A comparison on purely geometrical basis shows that the bilayer partition coefficients can maximally achieve the doubled value of the monolayer partition coefficients, for compounds that bind predominantly in the headgroup region(s). If a greater precision of predicted bilayer data is needed, a deconvolution of the monolayer data into the headgroup and core contribution needs to be performed. A possible approach is described in this study.

MATERIALS AND METHODS

Chemicals and Materials

The ODS-particles with the diameter 1.5 μm were purchased from Micra Scientific (Darien, IL). DMPC was obtained from Avanti Polar Lipids (Alabaster, AL). Boric acid, sodium borate, and sodium chloride were purchased from VWR (Minneapolis, MN), and hexadecane from Sigma-Aldrich (St. Louis, MO). The chemicals, for which the partitioning to the monolayers and bilayers was measured, were obtained as follows. Polychlorinated biphenyls were purchased from VWR (Milford, MA). Inhibitors of matrix metalloproteinases (MMPIs) 1-3, 7-10, 14, and 15 (Table 2 below) were synthesized in-house by indium-mediated allylation of hydrazones.47 Compounds MMPI 4-6 and 11-13 (Table 2 below) were synthesized in-house as previously described.48 All other compounds were purchased from Sigma-Aldrich (St. Louis, MO).

Adsorbed monolayer preparation

The DMPC monolayer was deposited on the hydrophobic surface of the ODS-particles during their immersion in a sonicated suspension of DMPC vesicles. The suspension of DMPC vesicles was prepared by hydrating the powder DMPC in borate buffer49 (pH = 7.4) for 48 hours. The ODS-particles (500 mg) were mixed with DMPC vesicles (1 mg/mL of DMPC, 50 mL) in 125-mL conical flasks and sonicated in a water bath sonicator (150HT; VWR, Minneapolis, MN) at 40 °C for 8 hrs with vortexing every 30 minutes.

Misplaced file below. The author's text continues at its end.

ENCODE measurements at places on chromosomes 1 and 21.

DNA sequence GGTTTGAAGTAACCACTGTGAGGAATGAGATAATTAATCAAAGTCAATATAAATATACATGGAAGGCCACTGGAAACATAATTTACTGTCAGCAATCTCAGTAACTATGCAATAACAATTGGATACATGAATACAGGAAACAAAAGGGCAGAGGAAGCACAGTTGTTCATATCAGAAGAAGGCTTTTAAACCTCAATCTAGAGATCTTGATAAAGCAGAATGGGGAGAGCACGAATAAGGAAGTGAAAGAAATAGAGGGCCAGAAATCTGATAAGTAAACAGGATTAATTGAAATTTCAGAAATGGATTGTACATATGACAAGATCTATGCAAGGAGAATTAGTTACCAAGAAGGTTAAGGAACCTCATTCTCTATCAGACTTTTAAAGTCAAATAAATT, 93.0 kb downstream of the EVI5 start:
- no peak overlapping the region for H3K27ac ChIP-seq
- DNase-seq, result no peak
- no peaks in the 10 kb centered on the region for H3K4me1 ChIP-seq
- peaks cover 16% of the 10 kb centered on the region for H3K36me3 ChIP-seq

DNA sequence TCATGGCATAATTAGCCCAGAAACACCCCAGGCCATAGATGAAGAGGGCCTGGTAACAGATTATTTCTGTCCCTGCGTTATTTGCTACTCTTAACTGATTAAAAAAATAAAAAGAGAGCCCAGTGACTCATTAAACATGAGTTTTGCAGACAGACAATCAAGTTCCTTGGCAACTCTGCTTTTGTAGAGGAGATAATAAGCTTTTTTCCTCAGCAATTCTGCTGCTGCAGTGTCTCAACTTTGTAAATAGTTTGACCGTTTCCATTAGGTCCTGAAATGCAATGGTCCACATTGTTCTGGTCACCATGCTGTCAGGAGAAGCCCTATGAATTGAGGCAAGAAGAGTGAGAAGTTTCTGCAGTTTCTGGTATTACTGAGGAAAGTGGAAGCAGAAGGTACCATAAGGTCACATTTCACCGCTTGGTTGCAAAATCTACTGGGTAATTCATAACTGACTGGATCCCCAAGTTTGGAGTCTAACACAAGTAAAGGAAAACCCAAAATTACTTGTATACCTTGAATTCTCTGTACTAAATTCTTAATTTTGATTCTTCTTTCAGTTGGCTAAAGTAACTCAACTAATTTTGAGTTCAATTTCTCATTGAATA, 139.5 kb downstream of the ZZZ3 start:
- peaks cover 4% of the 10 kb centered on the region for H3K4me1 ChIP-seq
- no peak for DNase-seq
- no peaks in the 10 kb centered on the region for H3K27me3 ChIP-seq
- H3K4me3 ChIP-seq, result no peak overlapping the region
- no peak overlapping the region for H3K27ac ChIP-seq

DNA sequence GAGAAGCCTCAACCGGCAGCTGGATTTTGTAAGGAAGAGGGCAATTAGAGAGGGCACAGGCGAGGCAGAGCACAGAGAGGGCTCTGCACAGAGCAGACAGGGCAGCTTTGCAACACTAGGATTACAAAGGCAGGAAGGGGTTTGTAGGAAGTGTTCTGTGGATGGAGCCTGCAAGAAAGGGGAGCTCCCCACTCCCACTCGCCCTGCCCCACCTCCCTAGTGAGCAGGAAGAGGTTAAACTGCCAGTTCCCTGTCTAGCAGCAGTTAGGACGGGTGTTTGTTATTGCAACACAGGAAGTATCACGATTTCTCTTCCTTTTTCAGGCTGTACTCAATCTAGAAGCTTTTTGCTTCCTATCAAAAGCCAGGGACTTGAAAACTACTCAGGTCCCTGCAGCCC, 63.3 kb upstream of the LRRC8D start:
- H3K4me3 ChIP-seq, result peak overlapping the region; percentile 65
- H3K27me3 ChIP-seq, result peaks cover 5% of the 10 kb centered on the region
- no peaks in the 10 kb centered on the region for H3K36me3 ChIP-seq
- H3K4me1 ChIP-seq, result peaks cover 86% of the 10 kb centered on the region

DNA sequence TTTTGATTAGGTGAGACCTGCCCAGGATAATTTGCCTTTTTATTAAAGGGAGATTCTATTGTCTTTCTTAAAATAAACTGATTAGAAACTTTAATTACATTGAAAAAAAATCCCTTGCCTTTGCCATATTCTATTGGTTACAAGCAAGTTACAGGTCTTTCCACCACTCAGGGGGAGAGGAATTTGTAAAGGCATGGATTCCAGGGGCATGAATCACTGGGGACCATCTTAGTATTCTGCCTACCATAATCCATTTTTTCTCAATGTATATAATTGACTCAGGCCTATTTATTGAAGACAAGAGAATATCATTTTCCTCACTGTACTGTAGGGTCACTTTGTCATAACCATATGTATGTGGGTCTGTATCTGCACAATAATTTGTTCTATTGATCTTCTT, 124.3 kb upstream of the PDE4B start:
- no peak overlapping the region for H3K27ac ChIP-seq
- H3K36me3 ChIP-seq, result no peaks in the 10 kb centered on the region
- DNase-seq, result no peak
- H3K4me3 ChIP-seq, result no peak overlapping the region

A slight upward shift in the transition temperature of phospholipids upon their adsorption to the surface of particles was expected due to the increase of the curvature diameter.50 The working temperature was set well above the transition temperature of DMPC vesicles51 (24°C) to ensure the fluid state even for the fraction of phospholipids adsorbed to the ODS- particles.

After sonication, the DMPC-coated ODS-particles were separated from the remaining DMPC vesicles by centrifugation at 2000 rpm (720×g, Allegra 21; Beckman Coulter, Fullerton, CA) for 2 minutes. These centrifugation conditions were used in all particle separations. To remove the traces of DMPC aggregates, the coated DMPC-ODS particles were washed twice with borate buffer (10 mL, pH = 7.4, 40 °C). After washing, the particles were distributed into the test tubes in the amounts that were used for partitioning measurements and kept shaking (Multi-tube vortexer, VWR, Minneapolis, MN) until they were used.

Adsorbed monolayer characterization

Several direct and indirect methods were used to determine the surface coverage, lamellarity, ordering of phospholipid molecules, and stability of particles and phospholipids under the experimental coating conditions.

Phosphate assay

The amount of DMPC attached to the ODS-particles as well as the residual DMPC amount in the solution after sonication were determined using the Anderson’s modification of the Bartlett’s phosphate assay.42 To analyze the adsorbed DMPC, the particles (about 20 mg) were separated from the buffer by centrifugation and DMPC was washed off the particles using mixture chloroform:methanol (1:1, 500 μL). The washed particles were separated by centrifugation and the phospholipid solution (200 μL) was used for analysis. To determine the non-absorbed DMPC amount, 50 and 100 μL samples of the DMPC solution after sonication with the particles were analyzed. The solvents in the DMPC solutions in the chloroform:methanol mixture and in the buffer were evaporated at 37°C under a gentle nitrogen stream and the solids were subjected to analysis.

Carbon analysis was carried out in a Skalar Primacs TOC Analyzer with a detection limit of 0.001 g of carbon and reproducibility ± 1.5%. The method involved combustion of the sample at 1000°C and analysis of the resulting CO2 in an oxygen stream by an infrared detector.

Differential scanning calorimetry (DSC) was used to determine transition temperatures in the immobilized monolayers (VP-DSC Microcalorimeter; MicroCal, LLC, Northampton, MA). To avoid long equilibration times at low temperatures and the risk of non-reproducible signals in the heating scans,50 the analysis started at the highest temperature, with the homogeneous fluid phase, and was done in the descendent temperature mode. The DMPC-ODS particles were equilibrated for 1 hr at 50°C and cooled down to 5°C with scanning rate 15°C/hr, using medium feedback, and filtering period 8. Phospholipids adsorbed to the particles as well as pure DMPC vesicles that went through the same sonication treatment as the phospholipid/particles mixture were analyzed.

NMR analysis